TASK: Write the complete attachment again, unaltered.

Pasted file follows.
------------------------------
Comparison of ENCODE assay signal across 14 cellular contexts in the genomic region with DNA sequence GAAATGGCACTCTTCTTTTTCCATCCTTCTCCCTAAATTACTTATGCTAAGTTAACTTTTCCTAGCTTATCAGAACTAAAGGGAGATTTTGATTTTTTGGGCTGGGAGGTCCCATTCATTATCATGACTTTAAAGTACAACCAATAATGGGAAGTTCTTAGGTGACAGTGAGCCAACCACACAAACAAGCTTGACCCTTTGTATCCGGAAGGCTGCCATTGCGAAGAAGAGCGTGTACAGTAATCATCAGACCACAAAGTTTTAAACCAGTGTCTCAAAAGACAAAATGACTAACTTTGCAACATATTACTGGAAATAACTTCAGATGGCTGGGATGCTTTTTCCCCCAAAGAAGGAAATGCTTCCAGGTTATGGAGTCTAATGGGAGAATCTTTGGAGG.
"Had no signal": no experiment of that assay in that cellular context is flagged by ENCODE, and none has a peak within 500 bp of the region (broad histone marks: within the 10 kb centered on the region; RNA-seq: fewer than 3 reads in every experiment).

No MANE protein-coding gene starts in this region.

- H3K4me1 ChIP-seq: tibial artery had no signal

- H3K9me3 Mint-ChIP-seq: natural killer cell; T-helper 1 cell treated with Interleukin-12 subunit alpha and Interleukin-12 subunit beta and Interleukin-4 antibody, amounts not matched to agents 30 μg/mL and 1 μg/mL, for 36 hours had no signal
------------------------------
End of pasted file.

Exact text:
Comparison of ENCODE assay signal across 14 cellular contexts in the genomic region with DNA sequence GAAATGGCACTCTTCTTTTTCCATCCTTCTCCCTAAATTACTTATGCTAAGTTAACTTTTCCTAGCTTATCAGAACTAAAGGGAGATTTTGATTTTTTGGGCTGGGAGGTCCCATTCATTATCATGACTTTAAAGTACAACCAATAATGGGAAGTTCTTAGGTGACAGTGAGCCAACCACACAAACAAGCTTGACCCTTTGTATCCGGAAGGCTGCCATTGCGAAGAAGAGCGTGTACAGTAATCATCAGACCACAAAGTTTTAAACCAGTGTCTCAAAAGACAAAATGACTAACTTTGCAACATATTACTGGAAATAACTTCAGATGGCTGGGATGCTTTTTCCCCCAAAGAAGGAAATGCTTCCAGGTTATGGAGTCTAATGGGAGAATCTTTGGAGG.
"Had no signal": no experiment of that assay in that cellular context is flagged by ENCODE, and none has a peak within 500 bp of the region (broad histone marks: within the 10 kb centered on the region; RNA-seq: fewer than 3 reads in every experiment).

No MANE protein-coding gene starts in this region.

- H3K4me1 ChIP-seq: tibial artery had no signal

- H3K9me3 Mint-ChIP-seq: natural killer cell; T-helper 1 cell treated with Interleukin-12 subunit alpha and Interleukin-12 subunit beta and Interleukin-4 antibody, amounts not matched to agents 30 μg/mL and 1 μg/mL, for 36 hours had no signal